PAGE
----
This use of the blockchain to publicly certify ownership is being utilised by Brussels-based company Arteïa. It’s used the blockchain to create what may be the first digital catalogue raisonné anchored in the blockchain. This is a comprehensive catalogue of an artist’s works. Traditionally, these have been printed in volumes – they’re costly to produce, difficult to update and subject to gaps and errors.

A lot of people are claiming 2021 is the year of NFTs

“Picasso’s catalogue raisonné is 33 books, with 16,000 black & white pictures of paintings,” explains Arteïa co-founder and CSO, Olivier Marian. “It was done during his life by a friend of his, Christian Zervos, coming to an end in 1978, when Picasso died. We know there are still a lot of paintings not in the catalogue.”

Arteïa’s other co-founders were themselves art collectors. They came to Marian – who had a foot in the art and technology worlds – seeking a better way to use digital tech to create more accurate, up-to-date and easy-to-manage art catalogues that would also enable artists to contribute. Marian’s background at Microsoft in France, IT work and entrepreneurship in the start-up sector – and his family’s own long history of art collecting – already had him thinking about how to make the best databases for art collectors.

“Five years ago, I met two people doing an inventory solution for art collectors,” he says. “I was interested because it was tech, it was art – plus, it was investment and entrepreneurship. One of them had been working on museum inventory solutions for 25 years, such as the Centre Pompidou. The other one was a finance guy who created one of the first online trading platforms in France – and he’s also a collector. Art has been largely untouched by tech. It’s still paper and shaking hands. We listened to artists about what they needed.”

Arteïa offers a full inventory of an artist’s vetted and confirmed pieces, plus its showing history. Blockchain is used as supply chain management technology. The artist – or assigned executor – is the only person who can alter each work’s data, which is stored securely on the blockchain.

French artist Hélène Delprat is the first to be completely catalogued by Arteïa. Along with her gallerist, Christophe Gaillard, she has catalogued around 3000 pieces from 40 years of work, including films, paintings, photos, drawings and sculptures.

Even digital artwork is not protected by blockchain, since it doesn’t lend itself to storing large files. The data that makes up one of Arteïa’s records, or an NFT, can point to an original artwork that exists online, but the current technology – essentially a secured URL with a certificate of ownership – doesn’t give the content any more security. It’s the early stages, but Marian expects great promise for a new generation of artists.

“NFT technology is still at the beginning. It’s very interesting and secure. The most important thing now is the community’s excitement – new artists and collectors who are showing how much the art ecosystem has to evolve.” In the past, it has been limited to a select number of famous or financially successful artists, plus a limited amount of collectors acting within those markets. One hundred artists are managing to make 80-90% of sales. Being on theblockchain, with the decentralisation and removal of intermediaries it brings, it’s exciting to see how many artists and collectors plan to join in.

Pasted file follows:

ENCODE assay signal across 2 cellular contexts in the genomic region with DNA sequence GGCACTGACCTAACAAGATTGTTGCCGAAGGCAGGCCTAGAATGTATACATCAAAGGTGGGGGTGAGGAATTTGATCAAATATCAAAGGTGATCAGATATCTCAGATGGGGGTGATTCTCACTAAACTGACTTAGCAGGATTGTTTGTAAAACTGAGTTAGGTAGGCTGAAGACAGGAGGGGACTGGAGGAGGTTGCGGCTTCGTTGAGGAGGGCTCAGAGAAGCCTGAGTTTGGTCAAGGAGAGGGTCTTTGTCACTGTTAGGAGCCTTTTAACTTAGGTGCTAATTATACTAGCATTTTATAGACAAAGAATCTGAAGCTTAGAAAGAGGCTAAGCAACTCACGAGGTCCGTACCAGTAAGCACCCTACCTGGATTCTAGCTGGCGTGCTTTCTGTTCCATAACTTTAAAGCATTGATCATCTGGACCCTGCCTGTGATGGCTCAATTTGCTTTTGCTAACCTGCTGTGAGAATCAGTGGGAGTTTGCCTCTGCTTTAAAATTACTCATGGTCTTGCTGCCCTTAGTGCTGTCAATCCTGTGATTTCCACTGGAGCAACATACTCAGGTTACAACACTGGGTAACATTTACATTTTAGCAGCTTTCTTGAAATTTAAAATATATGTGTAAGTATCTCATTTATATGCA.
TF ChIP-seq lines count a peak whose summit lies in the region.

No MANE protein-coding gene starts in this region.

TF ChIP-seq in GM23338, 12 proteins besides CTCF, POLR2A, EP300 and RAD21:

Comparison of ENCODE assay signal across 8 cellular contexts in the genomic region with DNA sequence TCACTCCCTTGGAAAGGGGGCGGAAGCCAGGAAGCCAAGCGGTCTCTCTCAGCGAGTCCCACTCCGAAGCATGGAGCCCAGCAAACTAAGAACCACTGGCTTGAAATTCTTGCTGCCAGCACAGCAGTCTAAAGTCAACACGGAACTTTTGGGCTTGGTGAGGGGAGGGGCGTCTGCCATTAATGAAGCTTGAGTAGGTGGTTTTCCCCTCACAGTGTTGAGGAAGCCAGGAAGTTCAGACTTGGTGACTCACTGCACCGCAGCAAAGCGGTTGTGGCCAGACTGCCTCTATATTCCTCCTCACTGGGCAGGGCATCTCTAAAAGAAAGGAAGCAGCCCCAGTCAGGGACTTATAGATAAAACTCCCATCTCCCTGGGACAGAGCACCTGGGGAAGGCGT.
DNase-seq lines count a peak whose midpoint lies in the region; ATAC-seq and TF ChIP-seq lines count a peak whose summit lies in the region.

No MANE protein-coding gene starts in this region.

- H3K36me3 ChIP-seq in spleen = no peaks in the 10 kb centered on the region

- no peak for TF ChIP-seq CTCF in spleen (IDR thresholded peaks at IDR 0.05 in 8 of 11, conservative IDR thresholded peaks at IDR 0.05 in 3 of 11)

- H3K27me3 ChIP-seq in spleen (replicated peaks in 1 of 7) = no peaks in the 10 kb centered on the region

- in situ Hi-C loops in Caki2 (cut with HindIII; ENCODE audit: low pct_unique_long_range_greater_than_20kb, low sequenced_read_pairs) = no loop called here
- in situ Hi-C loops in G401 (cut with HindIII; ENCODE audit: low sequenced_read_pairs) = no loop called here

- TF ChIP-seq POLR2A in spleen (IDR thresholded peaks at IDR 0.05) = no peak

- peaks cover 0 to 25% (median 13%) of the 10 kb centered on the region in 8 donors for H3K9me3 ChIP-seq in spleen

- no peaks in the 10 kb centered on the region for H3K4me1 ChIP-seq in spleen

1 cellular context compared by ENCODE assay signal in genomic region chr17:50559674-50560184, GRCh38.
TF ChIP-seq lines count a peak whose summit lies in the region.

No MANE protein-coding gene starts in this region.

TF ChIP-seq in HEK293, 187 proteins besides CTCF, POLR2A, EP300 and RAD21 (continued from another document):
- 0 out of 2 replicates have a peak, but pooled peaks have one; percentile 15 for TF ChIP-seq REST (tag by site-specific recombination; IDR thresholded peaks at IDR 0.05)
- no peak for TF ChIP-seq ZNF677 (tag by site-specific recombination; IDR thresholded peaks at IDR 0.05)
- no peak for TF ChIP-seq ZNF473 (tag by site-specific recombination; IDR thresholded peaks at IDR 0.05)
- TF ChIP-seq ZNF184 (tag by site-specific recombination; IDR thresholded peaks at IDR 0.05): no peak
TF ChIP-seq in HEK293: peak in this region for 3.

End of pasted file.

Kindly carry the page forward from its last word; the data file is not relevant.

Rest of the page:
Collin Müller is a Hamburg-based IT and digital media consultant, who helps clients negotiate the ins and outs of blockchain technology. He reminds us that NFTs are ultimately a certificate of authenticity, and the uniqueness they confer on an asset is to some extent illusory.

“One big misconception about non-fungible tokens is that they do not prevent the creation of exact copies,” says Müller. “I can buy a piece of digital art and also own the non-fungible token associated with it, but as soon as it’s on my computer screen, I can create an exact copy. Now, if I want to sell that copy, people will also ask me to transfer the specific certificate – the non-fungible token.”

Müller is sceptical that NFTs will have wide, universal value in the short term. “There is application for NFTs, but only within
certain niche circles. I personally don’t understand why people pay millions of euros for a piece of art – digital or non-digital. If I like the image, I’m happy having a copy hanging on my wall. I don’t care whether it’s the original Picasso, or not. But, obviously, there’s an international art scene where it matters, and this is exactly the same with the digital world. As long as people are willing to pay, there will be a market. When they suddenly don’t want to pay for it, the market will crash.”

NFT = new future technology?

So, what’s the future of NFTs? Are they a new, more reliable way to create and preserve value in digital assets? Or not?

At the beginning of 2021, you couldn’t turn around in the digital content space without running into an excited conversation about NFTs. Many creative businesses and individuals rushed to push out NFTs for their content. At the time of writing this feature, the meteoric enthusiasm for NFTs threatens to become a collapsed bubble.

In April, a Bloomberg article reported that prices for digital collectibles were already ‘sliding’. According to nonfungible.com: “Average prices for NFTs have tumbled almost 70% from a peak in February to about $1400. Time will tell if the boom deflates, or whether the volatility indicates a new market going through a period of price discovery.”

Futureshock archives

This article first featured in the Summer 2021 issue of FEED magazine.